Conflict with pinch of salt
A new method of dealing with conflict, called SALT, is being taught to school children, writes GEORGINA O'HALLORAN
BEHIND THE walls of one north county Dublin school you’d be forgiven for thinking cookery lessons are high on the agenda, given the frequency with which the question, “Have you put salt on it?” is heard.
The salt in question here, however, is in no way related to seasoning, but rather to the way pupils react to conflict.
When they find themselves on the cusp of a fight with another pupil or pupils, rather than let emotions take over, children at Donabate and Portrane Education Together National School are encouraged to Stop, Ask, Listen and Talk (S.A.L.T.).
“Put SALT on it – that makes all the kids say, Stop, Ask, Listen, Talk when there’s a row. The peer group are calming the situation down,” says principal of the school, Maeve Corish.
The SALT conflict resolution programme, which aims to equip primary school children with the skills and capacity necessary to deal with conflict (including bullying) in a constructive and positive way, was run as a pilot project at the school for the academic years 2004/2005 and 2005/2006 and proved so successful it’s been an informal part of the curriculum ever since.
“Conflict is a part of life in the classroom. What I love about this programme is that it involves a lot of collaborative work, so the class are involved. Very often children less involved in the row can keep it going by mentioning it. This enables peers to keep the peace. Saying ‘put SALT on it’ makes all the kids say stop, ask, listen, talk. The peer group are calming the situation down,” she says.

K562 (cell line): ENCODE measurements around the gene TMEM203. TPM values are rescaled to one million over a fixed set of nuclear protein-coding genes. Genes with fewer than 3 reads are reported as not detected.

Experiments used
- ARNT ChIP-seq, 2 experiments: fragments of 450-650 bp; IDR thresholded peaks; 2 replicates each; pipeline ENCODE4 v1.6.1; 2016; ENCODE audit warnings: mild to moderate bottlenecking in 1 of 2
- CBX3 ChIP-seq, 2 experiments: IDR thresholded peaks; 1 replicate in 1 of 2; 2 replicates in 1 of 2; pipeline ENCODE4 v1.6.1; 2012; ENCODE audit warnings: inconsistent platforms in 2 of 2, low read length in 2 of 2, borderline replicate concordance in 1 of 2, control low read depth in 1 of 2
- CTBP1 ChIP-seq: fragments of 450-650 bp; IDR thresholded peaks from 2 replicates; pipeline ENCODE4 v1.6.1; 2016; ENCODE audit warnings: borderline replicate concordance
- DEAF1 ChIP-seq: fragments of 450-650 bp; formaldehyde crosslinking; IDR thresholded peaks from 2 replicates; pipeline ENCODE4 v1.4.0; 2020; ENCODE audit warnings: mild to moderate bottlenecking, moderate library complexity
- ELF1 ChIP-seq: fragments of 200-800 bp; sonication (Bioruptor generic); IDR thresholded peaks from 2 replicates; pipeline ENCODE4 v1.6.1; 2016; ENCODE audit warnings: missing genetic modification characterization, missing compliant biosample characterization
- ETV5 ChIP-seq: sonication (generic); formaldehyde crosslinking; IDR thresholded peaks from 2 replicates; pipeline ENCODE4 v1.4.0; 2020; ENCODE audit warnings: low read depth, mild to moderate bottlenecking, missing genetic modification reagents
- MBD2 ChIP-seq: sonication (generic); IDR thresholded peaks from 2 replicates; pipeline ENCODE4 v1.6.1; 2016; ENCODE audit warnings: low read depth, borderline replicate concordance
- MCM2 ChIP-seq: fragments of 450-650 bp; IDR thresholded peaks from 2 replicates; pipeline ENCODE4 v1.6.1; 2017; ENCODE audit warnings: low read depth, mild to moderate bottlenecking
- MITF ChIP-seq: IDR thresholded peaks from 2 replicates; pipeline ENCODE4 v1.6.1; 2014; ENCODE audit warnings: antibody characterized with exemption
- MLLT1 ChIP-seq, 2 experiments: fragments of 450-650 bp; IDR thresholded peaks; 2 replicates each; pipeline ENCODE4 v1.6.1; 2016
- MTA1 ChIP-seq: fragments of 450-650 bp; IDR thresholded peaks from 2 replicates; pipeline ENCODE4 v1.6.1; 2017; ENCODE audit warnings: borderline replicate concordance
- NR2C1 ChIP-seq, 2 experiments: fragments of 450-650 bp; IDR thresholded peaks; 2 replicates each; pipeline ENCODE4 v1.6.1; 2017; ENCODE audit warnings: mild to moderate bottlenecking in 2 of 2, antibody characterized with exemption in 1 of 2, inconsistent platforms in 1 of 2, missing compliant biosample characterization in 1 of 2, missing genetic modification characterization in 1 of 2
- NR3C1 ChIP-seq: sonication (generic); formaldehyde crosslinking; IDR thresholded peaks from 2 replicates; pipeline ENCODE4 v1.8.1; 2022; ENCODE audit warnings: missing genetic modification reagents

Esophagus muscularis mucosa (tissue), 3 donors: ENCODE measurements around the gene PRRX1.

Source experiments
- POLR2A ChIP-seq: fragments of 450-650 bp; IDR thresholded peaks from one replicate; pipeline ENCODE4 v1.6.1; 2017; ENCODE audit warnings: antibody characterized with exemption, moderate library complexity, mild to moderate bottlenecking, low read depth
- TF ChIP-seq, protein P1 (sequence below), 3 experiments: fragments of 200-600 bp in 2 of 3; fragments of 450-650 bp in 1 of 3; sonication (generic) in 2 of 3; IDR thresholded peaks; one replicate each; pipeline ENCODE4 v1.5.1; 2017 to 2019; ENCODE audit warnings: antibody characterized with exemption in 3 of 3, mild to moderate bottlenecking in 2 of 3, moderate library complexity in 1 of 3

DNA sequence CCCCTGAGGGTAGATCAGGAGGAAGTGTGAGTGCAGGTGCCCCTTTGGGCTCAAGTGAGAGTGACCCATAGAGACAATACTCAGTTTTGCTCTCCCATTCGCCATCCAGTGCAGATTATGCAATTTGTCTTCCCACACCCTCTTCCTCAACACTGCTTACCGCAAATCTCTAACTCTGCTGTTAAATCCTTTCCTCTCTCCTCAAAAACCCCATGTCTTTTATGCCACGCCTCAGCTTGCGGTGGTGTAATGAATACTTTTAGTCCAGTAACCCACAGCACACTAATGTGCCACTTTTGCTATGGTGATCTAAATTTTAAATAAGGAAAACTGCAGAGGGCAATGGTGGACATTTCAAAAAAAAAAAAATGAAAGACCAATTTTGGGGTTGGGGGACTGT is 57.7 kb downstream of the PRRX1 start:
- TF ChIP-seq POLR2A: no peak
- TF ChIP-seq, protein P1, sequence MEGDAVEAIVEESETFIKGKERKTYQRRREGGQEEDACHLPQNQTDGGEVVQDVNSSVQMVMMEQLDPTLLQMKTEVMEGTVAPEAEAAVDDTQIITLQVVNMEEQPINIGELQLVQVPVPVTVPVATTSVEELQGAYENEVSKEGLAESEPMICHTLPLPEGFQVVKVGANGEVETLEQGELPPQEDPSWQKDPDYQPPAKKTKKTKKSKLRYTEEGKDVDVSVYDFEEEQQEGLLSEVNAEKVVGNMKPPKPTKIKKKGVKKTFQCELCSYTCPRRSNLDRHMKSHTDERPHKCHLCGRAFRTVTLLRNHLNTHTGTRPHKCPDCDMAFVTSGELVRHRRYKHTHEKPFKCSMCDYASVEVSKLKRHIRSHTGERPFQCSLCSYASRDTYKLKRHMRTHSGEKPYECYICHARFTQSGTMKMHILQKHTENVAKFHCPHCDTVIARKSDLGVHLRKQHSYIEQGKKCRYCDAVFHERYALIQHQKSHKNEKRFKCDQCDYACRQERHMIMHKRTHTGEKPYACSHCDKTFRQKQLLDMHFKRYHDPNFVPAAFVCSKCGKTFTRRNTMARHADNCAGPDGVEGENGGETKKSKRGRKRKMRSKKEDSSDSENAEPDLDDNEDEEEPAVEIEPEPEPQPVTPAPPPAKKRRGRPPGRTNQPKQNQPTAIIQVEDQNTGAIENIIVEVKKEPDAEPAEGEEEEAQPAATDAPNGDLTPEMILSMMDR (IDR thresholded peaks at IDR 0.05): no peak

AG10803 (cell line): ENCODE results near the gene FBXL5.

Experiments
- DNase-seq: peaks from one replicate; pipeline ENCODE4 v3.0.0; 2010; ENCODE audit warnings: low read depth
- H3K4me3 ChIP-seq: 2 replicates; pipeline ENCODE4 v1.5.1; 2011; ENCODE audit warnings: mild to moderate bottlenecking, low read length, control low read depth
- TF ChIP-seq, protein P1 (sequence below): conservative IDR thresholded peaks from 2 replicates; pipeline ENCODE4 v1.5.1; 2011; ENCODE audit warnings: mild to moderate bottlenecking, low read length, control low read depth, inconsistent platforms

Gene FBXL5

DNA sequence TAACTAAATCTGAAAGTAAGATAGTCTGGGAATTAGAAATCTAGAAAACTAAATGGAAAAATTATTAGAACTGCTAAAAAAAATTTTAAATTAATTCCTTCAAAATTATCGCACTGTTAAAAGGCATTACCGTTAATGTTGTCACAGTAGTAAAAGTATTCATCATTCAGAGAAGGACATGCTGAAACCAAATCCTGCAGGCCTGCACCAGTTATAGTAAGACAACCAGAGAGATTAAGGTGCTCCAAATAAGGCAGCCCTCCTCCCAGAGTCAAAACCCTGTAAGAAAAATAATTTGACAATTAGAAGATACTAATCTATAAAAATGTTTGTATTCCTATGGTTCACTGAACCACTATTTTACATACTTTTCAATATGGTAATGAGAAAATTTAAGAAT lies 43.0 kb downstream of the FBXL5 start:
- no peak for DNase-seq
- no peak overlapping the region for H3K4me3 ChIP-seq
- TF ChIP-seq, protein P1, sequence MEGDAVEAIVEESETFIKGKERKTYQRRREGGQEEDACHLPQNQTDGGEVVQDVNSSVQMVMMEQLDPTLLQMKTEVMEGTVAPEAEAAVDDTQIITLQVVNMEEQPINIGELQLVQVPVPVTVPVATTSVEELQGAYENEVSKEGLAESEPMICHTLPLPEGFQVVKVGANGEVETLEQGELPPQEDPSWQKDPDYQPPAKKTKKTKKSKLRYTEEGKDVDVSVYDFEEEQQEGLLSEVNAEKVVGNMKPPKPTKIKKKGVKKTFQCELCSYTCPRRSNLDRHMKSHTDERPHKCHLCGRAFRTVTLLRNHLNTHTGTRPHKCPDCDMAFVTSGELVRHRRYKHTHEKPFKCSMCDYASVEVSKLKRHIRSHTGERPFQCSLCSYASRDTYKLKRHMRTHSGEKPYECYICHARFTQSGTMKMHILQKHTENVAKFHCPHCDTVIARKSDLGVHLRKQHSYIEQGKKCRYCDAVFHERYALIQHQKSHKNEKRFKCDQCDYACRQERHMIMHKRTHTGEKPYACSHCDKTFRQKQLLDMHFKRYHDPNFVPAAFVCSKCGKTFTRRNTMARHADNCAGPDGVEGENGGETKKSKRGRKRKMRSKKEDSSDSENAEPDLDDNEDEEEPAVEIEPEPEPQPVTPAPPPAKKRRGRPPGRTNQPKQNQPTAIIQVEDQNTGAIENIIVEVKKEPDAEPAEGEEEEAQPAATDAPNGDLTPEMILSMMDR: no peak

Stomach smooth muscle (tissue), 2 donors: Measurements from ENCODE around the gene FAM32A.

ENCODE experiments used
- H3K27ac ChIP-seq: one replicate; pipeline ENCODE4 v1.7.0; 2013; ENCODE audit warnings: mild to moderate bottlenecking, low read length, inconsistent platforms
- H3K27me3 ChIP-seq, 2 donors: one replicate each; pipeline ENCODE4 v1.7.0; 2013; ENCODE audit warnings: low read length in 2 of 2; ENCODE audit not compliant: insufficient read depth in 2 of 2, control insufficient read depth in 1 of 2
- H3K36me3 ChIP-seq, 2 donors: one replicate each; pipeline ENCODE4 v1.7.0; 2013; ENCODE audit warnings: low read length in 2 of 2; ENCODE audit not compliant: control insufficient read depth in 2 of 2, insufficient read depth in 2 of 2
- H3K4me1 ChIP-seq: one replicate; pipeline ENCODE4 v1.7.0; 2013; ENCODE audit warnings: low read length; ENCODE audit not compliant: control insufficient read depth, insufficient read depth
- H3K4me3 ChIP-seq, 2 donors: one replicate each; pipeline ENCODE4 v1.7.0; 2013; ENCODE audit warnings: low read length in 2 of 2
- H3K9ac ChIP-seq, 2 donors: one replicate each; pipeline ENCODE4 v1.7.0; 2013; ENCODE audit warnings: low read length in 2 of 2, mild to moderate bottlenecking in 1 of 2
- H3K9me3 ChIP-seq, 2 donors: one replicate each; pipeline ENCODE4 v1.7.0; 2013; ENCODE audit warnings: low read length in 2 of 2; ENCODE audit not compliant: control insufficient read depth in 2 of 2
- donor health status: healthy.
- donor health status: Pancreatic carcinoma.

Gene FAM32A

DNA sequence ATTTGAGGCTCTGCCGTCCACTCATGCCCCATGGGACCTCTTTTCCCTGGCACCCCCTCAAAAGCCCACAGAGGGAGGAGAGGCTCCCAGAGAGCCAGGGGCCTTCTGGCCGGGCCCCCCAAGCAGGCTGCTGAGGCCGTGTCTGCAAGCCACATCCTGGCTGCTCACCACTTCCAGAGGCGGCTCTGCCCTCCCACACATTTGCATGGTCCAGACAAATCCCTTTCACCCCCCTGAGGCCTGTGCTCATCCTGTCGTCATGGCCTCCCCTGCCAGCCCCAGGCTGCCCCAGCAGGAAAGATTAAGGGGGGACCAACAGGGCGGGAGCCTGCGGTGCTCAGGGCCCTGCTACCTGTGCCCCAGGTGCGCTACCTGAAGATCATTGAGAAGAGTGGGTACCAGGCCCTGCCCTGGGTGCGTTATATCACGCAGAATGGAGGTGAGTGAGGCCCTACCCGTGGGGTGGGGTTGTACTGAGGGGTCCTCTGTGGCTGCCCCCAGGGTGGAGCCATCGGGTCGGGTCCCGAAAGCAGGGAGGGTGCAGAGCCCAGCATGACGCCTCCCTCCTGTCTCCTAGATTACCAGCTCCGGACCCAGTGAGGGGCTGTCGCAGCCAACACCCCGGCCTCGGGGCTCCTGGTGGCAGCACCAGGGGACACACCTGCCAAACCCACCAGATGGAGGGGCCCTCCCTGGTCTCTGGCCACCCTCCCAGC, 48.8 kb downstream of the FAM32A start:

Mediator Fiona McAuslan, who designed the programme as part of her Masters degree in mediation and conflict intervention, says the idea came from her particular insight and experience as a former violinist in the National Symphony Orchestra and the idea that people could deal with bullying or conflict more effectively if they were trained, just as musicians are trained to cope with the highly pressurised world of live performance.
“The adrenalin rush and anxiety we feel when we are being bullied, or in a row, is the same set of body responses musicians feel when they are on stage, the difference being that they are trained to cope with performing while feeling nervous,” she says.